Ravion Clay, 15, a sophomore at Christ the King Jesuit College Preparatory High School, 5088 W Jackson Blvd, was nominated to attend the Congress for Future Medical Leaders in Boston, Massachusetts.
Clay, an aspiring doctor who hopes to specialize in obstetrics and gynecology, was selected based on the depth of her passion and her academic record. She currently maintains a 3.6 GPA and has been accepted to take a range of advanced courses, such as AP U.S. History, AP Language and Honors Pre-Calculus. In Boston, she’ll get to mingle and glean insight from various experts in the medical field, including Noble Prize Laureates and medical college deans. Below is the official press release issued by the Congress of Future Medical Leaders:
Ravion Clay Chosen for 2015 Congress of Future Medical Leaders
CHICAGO, ILLINOIS — Ravion Clay, a Sophomore at Christ the King Jesuit College Prep of Chicago has been nominated to attend the Congress of Future Medical Leaders in Boston, MA on June 24-26, 2015
The Congress is an honors-only program for high school students who want to become physicians or go into medical research fields. The purpose of this event is to honor, inspire, motivate and direct the top students in the country who aspire to be physicians or medical scientists, to stay true to their dream and, after the event, to provide a path, plan and resources to help them reach their goal.
Ravion Clay was nominated by Dr. Connie Mariano, the Medical Director of the National Academy of Future Physicians and Medical Scientists to represent Illinois based on her academic achievement, leadership potential and determination to serve humanity in the field of medicine.
During the three-day Congress, Ravion Clay will join students from across the country and hear Nobel Laureates and National Medal of Science Winners talk about leading medical research;be given advice from Ivy League and top medical school deans on what is to expect in medical school;witness stories told by patients who are living medical miracles; be inspired by fellow teen medical science prodigies; and learn about cutting-edge advances and the future in medicine and medical technology.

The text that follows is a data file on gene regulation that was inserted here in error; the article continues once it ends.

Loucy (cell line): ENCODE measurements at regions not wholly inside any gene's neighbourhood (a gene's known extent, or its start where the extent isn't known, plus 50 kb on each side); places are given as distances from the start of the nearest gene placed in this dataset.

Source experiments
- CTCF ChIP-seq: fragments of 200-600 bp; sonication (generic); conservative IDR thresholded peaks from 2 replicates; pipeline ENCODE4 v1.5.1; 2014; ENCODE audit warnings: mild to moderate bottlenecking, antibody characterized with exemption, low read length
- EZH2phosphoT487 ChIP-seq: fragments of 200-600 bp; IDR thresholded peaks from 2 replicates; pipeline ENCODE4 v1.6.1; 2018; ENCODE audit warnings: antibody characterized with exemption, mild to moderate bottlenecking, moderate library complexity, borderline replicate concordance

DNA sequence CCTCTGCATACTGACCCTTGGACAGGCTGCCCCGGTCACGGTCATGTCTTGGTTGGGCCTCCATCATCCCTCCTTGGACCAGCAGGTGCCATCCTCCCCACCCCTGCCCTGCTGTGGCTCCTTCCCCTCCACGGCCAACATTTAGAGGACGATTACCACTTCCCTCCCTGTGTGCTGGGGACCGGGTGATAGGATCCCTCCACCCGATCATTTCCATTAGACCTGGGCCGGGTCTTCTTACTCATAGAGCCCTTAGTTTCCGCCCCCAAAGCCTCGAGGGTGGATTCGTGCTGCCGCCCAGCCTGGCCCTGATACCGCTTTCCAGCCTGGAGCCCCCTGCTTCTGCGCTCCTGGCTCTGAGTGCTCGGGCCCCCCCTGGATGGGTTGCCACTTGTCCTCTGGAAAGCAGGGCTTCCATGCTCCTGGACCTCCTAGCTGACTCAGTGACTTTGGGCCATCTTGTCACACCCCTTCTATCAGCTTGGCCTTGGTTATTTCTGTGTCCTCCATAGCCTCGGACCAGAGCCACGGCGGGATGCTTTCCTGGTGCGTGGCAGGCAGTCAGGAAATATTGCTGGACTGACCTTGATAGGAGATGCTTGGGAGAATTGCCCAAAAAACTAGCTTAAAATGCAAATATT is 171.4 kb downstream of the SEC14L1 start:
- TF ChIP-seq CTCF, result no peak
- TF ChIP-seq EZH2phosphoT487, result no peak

“This is a crucial time in America when we need more doctors and medical scientists who are even better prepared for a future that is changing exponentially,” said Richard Rossi, Executive Director, National Academy of Future Physicians and Medical Scientists. “Focused, bright and determined students like Ravion Clay are our future and she deserves all the mentoring and guidance we can give her.”
The Academy offers free services and programs to students who want to be physicians or go into medicalscience. Some of the services and programs the Academy offers are online social networks through which future doctors and medical scientists can communicate; opportunities for students to be guided and mentored by physicians and medical students; and communications for parents and students on college acceptance and finances, skills acquisition, internships, career guidance and much more. The National Academy of Future Physicians and Medical Scientists was founded on the belief that we must identify prospective medical talent at the earliest possible age and help these students acquire the necessary experience and skills to take them to the doorstep of this vital career. Based in Washington, D.C. and with offices in Boston, MA, the Academy was chartered as a nonpartisan, taxpaying institution to help address this crisis by working to identify, encourage and mentor students who wish to devote their lives to the service of humanity as physicians, medical scientists.
For more information visit www.FutureDocs.com or call 617-307-7425.
This article has been updated to reflect Clay’s correct age, year in school and course of study. Austin Weekly News regrets this error.